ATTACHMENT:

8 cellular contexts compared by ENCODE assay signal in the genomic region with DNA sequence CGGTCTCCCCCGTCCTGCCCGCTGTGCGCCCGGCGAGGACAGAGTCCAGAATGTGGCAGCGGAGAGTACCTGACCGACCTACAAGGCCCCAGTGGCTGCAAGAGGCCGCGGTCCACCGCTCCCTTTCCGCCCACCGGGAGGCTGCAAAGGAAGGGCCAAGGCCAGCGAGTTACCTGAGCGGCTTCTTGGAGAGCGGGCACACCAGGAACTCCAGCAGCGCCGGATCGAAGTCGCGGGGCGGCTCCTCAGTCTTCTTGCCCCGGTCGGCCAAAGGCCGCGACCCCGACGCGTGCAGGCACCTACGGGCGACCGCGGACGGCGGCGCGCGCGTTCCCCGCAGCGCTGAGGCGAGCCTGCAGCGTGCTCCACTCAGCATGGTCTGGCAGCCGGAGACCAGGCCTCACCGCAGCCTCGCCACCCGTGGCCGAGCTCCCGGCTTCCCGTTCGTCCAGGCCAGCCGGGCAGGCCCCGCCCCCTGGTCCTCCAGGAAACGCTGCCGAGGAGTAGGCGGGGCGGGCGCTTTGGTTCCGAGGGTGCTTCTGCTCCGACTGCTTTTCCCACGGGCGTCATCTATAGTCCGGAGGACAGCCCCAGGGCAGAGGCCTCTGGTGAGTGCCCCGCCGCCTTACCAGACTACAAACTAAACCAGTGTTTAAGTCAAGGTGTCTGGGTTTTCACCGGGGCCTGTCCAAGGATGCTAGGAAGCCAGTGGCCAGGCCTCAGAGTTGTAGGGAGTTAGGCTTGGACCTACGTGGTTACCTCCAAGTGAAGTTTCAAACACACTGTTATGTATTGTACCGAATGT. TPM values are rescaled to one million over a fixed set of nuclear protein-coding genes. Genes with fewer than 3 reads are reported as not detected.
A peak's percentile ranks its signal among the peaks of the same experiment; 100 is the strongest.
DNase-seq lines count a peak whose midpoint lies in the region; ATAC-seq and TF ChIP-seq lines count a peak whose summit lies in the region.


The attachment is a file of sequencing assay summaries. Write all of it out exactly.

8 cellular contexts compared by ENCODE assay signal in the genomic region with DNA sequence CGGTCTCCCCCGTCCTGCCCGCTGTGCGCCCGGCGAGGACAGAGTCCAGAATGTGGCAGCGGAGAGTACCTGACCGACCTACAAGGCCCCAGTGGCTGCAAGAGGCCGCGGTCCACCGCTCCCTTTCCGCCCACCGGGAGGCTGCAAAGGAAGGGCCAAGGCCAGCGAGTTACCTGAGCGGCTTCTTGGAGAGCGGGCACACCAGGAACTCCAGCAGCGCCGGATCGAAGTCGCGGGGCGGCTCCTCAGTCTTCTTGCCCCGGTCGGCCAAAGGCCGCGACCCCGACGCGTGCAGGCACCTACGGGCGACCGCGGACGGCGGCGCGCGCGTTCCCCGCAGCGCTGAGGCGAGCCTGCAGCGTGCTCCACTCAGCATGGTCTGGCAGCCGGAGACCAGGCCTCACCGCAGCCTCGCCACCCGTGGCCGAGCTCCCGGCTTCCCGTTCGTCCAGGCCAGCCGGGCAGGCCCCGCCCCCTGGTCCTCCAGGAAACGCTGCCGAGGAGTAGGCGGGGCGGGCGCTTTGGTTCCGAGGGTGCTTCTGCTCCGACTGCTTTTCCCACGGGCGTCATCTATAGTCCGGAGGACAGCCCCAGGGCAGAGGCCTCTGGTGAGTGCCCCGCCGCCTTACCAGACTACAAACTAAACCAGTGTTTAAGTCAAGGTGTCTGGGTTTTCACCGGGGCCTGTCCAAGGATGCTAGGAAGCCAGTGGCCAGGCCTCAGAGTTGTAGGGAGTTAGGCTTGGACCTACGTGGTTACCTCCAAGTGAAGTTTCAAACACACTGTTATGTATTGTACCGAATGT. TPM values are rescaled to one million over a fixed set of nuclear protein-coding genes. Genes with fewer than 3 reads are reported as not detected.
A peak's percentile ranks its signal among the peaks of the same experiment; 100 is the strongest.
DNase-seq lines count a peak whose midpoint lies in the region; ATAC-seq and TF ChIP-seq lines count a peak whose summit lies in the region.